- Senyszyn entered a plea of guilty in accordance with his plea agreement.
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Transferee liability is an unpleasant surprise, as it means you are saddled with someone else’s tax bill.
Section 6901 of the Internal Revenue Code authorizes the IRS to assess a transferee for the liability of another taxpayer for a variety of taxes, including income taxes, estate taxes, and gift taxes. I.R.C. § 6901(a). The potential liability of a transferee is determined under a two-part test:
- First, the IRS must establish that the potential target is a “transferee,” which is determined under federal law.
- Next, the IRS must establish that the transferee is liable under relevant state law, typically a fraudulent conveyance or fraudulent transfer statute.
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The Internal Revenue Code taxes “self-employment income.” I.R.C. § 1401(a), (b). The tax “is the counterpart of the taxes imposed on wages of employees by the Federal Insurance Contributions Act.” Steffens v. Comm’r, 707 F.2d 478, 481 (11th Cir. 1983) (citations omitted). Recently, the 11th Circuit addressed an unusual issue: whether distributions from retirement plans maintained by Mary Kay, Inc. for its independent contractors are subject to self-employment tax. Peterson v. Comm’r, Nos. 14-15773; 14-15774; 2016 U.S. App. LEXIS 12574 (11th Cir. July 8, 2016).
The Taxpayer, Christine Peterson, was a Mary Kay sales consultant who started to work for the company in the summer of 1982 and earned a pink Cadillac by the following year.… Read More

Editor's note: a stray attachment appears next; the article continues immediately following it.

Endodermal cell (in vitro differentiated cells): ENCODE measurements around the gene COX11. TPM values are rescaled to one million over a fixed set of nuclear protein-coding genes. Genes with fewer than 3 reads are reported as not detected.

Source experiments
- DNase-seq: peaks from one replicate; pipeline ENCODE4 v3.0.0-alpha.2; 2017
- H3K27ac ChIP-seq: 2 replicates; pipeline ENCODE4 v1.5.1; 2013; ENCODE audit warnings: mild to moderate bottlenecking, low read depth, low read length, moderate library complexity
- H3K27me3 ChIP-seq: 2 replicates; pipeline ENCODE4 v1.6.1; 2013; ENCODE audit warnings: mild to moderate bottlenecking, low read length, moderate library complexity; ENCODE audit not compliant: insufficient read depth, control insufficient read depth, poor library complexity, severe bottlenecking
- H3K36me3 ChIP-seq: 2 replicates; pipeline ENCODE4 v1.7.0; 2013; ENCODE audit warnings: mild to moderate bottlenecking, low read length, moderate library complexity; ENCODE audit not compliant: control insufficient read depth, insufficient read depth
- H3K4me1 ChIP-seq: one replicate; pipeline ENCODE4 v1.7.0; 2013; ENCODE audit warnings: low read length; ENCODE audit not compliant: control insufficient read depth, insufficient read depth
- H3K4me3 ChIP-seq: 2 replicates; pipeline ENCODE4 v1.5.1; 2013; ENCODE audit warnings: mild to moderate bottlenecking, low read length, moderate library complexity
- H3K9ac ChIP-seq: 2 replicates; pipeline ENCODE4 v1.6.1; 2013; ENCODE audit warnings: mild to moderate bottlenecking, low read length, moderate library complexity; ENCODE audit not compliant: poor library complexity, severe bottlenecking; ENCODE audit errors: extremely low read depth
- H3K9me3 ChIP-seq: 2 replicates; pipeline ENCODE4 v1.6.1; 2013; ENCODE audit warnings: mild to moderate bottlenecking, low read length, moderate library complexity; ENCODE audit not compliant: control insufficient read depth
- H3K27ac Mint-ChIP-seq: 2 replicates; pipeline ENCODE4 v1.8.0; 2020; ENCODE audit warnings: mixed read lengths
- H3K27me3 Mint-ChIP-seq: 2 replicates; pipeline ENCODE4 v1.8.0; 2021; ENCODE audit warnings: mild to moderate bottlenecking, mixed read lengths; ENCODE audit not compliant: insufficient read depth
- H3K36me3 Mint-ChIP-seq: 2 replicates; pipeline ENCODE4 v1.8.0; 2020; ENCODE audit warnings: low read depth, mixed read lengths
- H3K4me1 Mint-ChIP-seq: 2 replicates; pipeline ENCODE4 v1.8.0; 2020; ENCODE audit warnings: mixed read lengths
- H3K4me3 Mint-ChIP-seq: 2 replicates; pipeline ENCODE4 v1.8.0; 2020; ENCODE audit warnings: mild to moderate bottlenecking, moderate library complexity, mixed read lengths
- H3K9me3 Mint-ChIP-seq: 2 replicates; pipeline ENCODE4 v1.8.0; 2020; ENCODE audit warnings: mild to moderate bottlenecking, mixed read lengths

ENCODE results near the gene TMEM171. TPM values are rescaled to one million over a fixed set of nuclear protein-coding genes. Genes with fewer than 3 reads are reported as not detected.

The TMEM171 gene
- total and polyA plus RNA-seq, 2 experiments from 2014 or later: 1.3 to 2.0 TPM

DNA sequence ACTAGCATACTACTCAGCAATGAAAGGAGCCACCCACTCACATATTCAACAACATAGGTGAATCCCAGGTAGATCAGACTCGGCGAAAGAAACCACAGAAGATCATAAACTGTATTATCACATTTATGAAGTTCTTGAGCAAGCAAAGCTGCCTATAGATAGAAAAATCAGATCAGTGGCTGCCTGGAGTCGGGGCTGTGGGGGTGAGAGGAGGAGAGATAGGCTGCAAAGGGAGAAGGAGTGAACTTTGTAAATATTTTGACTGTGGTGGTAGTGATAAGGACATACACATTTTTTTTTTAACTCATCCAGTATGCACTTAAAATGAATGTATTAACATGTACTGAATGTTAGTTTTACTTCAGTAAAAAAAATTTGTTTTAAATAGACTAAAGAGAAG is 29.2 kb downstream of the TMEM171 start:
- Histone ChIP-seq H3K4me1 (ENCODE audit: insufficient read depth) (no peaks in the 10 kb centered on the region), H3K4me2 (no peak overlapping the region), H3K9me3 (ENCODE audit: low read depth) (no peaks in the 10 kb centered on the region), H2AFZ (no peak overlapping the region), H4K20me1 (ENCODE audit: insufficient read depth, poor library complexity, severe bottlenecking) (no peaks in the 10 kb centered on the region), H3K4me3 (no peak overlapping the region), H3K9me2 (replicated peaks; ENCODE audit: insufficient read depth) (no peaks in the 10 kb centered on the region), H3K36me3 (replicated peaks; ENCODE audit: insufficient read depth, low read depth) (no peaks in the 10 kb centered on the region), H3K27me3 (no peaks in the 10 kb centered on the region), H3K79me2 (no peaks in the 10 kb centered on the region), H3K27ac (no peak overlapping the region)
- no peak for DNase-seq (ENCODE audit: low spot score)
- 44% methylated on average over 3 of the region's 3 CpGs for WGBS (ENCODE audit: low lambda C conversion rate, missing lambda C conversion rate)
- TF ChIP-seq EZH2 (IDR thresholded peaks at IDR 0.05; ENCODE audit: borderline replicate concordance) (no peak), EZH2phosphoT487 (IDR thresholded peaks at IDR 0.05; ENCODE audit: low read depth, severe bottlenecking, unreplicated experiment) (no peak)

Under the Internal Revenue Code, corporations pay a higher rate of interest on underpayments than they receive on overpayments. See I.R.C. § 6621(a)(1), (2), (c)(1). For a corporate taxpayer that has both underpayments and overpayments, this can produce unfair results. To ameliorate the problem, Congress enacted Section 6621(d):
To the extent that, for any period, interest is payable under subchapter A and allowable under subchapter B on equivalent underpayments and overpayments by the same taxpayer of tax imposed by this title, the net rate of interest under this section on such amounts shall be zero for such period.
I.R.C. § 6621(d).… Read More
One of the more important Pennsylvania tax cases decided last year was Nextel Communications of the Mid-Atlantic, Inc. v. Commonwealth, 129 A.3d 1 (Pa. Commw. 2015). Decided under the Corporate Net Income Tax, Nextel held that the net loss carryover provision of 72 P.S. § 7401(3)4.(c)(1)(A) violated the Uniformity Clause of the Pennsylvania Constitution because it treated taxpayers with small operating losses more favorably by permitting them to offset their losses against all of their taxable income, while taxpayers with large losses could not. Nextel, 129 A.3d at 9. Specifically, in the 2007 tax year, which was at issue in Nextel, taxpayers could deduct the greater of $3,000,000 or 12.5% of taxable income.… Read More
Wegmans was recently ambushed in a real estate tax assessment appeal: the trial court resorted to an old appraiser’s report to undercut its position and sustain a higher tax assessment. And to make matters worse, it was an appraiser’s report that Wegmans had commissioned.
Last week, the Commonwealth Court reversed, serving up a reminder that the rules of evidence apply in tax cases too. Millcreek Twp. Sch. Dist. v. Erie Cty. Bd. of Assessment Appeals, No. 39 C.D. 2015, 2016 Pa. Commw. LEXIS 260 (Pa. Commw. June 13, 2016).
Wegmans owned two pieces of property in Millcreek Township, Erie County that gave rise to the case.… Read More